The Nation's Pulse

A Billion per Mile

It's the spending, stupid, the stupid spending!

By 8.30.11

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President Obama's constant refrain about the government's unprecedented levels of red ink points to "millionaires and billionaires" as the problem, not the massive amounts of waste, fraud, and inefficiency in government operations.

Remember when a million per mile seemed like a crazy price for a new road? Now it's a billion per mile for a transportation project and the politicians are just fine with it, even if the project is totally unnecessary, even if we're already broke.

To make it allegedly easier for people in San Francisco to get in and out of Chinatown in a hurry, a new 1.7 mile subway line is in the works. 

The original projected cost was $647 million. Now it's $1.6 billion, and growing.

There's already bus and light-rail service that covers the same route -- plus roads for cars if you're still the un-green and independent type who enjoys riding alone and listening to the radio and maybe even downing a good hoagie while driving between points A and B.

The 1.7 mile subway line "misses connections with 25 of the 30 light-rail and bus lines that it crosses, and there's no direct connection to the 104-mile Bay Area Transit line or to the ferry," stated the Wall Street Journal in a recent editorial.

There's also the problem of going eight stories underground to get to the new super-short subway -- not a good underground place to be during an earthquake, or during a terrorist attack.

And then there's the red ink, of course, simply because there's no money to pay for it. San Francisco's metro system already loses $500,000 a day.

So they're coming after all our wallets, seeking nearly a billion dollars from the Federal Transit Administration.

They'll probably get it, even with the feds already over a trillion a year in the hole, because there's a big soft spot among the central planners for anything that promises to get some cars off the road.

The Journal quotes a January 2010 statement by Transportation Secretary Ray LaHood. "Everywhere" he goes, he said, people tell him they "want the opportunity to leave their cars behind" and want "to enjoy clean, greener neighborhoods."

And "everywhere" includes Detroit? I'd guess that jobless auto workers would tell LaHood that they're more important than a slightly quicker ride to Chinatown.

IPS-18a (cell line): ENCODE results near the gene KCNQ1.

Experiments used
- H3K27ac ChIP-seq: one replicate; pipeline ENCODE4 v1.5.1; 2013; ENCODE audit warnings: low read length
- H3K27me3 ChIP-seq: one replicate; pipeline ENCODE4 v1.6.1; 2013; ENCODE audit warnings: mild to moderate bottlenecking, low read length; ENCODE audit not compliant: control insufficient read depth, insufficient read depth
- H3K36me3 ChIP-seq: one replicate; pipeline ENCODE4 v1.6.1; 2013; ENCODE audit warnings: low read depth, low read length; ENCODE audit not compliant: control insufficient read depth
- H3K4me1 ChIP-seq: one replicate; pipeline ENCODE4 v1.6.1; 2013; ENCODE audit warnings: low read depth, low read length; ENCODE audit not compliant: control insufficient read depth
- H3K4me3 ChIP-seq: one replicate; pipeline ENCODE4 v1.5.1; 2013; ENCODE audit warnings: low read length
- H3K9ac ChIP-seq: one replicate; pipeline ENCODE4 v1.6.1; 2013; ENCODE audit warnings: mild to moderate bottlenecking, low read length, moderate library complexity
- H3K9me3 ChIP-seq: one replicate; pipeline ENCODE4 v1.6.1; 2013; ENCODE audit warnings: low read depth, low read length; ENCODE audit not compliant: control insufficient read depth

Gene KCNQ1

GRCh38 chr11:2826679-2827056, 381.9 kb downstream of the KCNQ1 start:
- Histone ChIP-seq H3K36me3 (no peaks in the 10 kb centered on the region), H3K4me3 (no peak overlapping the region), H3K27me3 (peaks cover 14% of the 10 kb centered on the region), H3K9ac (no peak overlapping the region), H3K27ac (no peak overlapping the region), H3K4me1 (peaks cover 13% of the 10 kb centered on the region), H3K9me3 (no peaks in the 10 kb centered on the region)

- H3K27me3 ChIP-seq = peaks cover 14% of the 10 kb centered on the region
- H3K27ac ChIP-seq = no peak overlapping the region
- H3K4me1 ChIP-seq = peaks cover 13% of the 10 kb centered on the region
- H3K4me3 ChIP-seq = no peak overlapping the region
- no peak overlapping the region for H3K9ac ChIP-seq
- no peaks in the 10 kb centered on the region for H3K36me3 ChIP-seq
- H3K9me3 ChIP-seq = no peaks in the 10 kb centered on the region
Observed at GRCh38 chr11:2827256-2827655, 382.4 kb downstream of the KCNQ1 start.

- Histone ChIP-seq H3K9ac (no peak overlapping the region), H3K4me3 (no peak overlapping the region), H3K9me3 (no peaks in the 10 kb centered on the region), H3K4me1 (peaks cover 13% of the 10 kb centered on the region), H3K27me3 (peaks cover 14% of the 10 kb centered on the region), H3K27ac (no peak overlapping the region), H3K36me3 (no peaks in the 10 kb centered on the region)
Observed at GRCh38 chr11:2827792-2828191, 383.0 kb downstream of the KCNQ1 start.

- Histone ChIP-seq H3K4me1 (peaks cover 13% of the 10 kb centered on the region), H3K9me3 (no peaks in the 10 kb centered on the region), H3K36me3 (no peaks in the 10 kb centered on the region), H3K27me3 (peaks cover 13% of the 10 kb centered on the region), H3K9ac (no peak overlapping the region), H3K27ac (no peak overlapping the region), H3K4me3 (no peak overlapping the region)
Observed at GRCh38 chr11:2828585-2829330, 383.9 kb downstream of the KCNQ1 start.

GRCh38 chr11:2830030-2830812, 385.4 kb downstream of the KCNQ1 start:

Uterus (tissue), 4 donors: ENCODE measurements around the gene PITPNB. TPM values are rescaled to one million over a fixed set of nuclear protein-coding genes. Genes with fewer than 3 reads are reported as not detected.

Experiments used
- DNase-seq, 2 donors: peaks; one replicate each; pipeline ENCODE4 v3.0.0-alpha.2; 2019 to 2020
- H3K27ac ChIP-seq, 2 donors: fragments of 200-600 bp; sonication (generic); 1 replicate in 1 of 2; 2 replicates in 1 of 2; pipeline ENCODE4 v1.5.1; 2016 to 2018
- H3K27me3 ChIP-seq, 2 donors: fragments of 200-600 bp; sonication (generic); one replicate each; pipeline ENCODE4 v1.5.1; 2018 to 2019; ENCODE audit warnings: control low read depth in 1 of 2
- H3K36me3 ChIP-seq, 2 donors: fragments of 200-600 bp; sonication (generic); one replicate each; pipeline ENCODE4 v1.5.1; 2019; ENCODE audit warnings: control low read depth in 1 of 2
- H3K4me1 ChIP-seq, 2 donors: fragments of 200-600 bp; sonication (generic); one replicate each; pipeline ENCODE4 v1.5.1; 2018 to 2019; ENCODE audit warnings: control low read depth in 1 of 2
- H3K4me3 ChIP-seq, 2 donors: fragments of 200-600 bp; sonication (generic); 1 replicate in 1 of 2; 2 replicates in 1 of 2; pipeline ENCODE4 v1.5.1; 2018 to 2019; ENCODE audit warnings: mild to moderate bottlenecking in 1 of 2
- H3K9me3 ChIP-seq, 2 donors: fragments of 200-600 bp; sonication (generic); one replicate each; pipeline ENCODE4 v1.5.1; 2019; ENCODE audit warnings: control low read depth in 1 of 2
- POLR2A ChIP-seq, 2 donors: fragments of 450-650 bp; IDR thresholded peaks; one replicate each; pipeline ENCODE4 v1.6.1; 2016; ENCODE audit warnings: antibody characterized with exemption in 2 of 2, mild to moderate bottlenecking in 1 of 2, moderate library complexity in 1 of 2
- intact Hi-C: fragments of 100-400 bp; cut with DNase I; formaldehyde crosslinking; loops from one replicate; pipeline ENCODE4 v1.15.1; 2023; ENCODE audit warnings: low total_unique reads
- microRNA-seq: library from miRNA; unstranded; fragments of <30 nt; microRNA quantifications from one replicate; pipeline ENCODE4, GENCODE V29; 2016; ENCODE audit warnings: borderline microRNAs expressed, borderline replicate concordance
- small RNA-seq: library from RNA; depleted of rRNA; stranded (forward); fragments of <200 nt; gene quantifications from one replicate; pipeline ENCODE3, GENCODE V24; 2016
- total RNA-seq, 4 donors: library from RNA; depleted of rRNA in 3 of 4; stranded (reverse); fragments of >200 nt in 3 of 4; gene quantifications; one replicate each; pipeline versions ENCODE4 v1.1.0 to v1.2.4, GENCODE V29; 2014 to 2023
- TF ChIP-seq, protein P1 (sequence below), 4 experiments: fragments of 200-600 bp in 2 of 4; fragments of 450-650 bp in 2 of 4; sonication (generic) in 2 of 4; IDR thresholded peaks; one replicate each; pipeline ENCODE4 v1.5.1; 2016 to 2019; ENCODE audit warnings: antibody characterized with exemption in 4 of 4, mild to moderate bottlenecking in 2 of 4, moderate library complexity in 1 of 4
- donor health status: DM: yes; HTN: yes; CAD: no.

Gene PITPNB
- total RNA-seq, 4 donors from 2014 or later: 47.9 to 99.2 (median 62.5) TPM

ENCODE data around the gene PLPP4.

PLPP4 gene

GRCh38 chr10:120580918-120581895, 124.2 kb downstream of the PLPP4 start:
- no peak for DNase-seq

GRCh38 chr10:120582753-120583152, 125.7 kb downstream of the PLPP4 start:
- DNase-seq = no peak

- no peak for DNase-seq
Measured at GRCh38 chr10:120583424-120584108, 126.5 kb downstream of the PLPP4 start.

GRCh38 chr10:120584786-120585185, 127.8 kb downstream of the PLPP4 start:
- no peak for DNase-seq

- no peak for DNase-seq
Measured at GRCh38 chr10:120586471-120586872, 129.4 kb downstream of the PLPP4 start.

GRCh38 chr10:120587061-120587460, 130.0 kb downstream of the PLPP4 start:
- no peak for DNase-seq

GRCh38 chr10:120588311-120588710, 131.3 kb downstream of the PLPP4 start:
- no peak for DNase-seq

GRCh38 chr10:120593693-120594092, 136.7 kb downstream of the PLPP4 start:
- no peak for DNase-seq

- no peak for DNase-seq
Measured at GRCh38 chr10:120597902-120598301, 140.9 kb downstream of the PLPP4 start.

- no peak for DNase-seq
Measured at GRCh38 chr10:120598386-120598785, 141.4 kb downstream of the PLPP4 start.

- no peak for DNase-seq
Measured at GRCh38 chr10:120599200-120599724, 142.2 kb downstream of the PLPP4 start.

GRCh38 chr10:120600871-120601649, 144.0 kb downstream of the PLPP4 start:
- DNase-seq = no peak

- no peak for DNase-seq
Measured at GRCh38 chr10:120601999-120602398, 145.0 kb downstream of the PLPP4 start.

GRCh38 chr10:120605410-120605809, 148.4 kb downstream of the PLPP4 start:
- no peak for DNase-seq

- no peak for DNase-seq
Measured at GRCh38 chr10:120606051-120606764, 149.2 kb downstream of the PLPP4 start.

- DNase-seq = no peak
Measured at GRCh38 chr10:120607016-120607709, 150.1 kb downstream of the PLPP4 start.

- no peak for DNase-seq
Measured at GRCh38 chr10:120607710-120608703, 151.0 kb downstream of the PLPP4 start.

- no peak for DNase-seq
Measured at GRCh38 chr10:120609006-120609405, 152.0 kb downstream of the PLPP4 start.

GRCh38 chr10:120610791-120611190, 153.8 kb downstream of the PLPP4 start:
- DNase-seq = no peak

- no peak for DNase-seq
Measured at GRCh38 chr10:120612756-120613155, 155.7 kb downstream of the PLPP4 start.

Either way, if getting rid of cars is the goal, adding more buses would be millions cheaper than this $1.6 billion boondoggle.

July's Silver Fleece Award highlighted another example of egregious government spending, a $64 million federal "stimulus" award to provide broadband service to Gallatin County, Montana.

"According to an analysis conducted by Navigant Consulting, 93 percent of the households in the project's proposed service area were already served by five or more broadband providers," explained Mark Kirk, U.S. Senator for Illinois.

"The fact that tens of millions of taxpayer dollars were spent to subsidize broadband service in an area with already strong private sector representation is reprehensible," Kirk stated. "Perhaps even more staggering, though, is the taxpayer cost of these services per unserved household. According to the program's own definition of 'unserved household,' this project cost taxpayers more than $340,000 per unserved household."

But many of these so-called "unserved" households have access to 3G wireless broadband, explained Kirk: "Subtracting the number of homes that had existing access to 3G wireless leaves only seven households in the Gallatin County service area 'unserved' by broadband. It cost the U.S. taxpayer an astounding $7,112,422 per household to provide broadband service to this truly unserved population."

Obama's jobs program? Take $7.1 million from "the rich," the people who have the wherewithal to invest and create jobs, and toss it down a worthless hole by hooking up one solitary house out in the middle of nowhere?

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About the Author
Ralph R. Reiland is the B. Kenneth Simon professor of free enterprise and an associate professor of economics at Robert Morris University in Pittsburgh.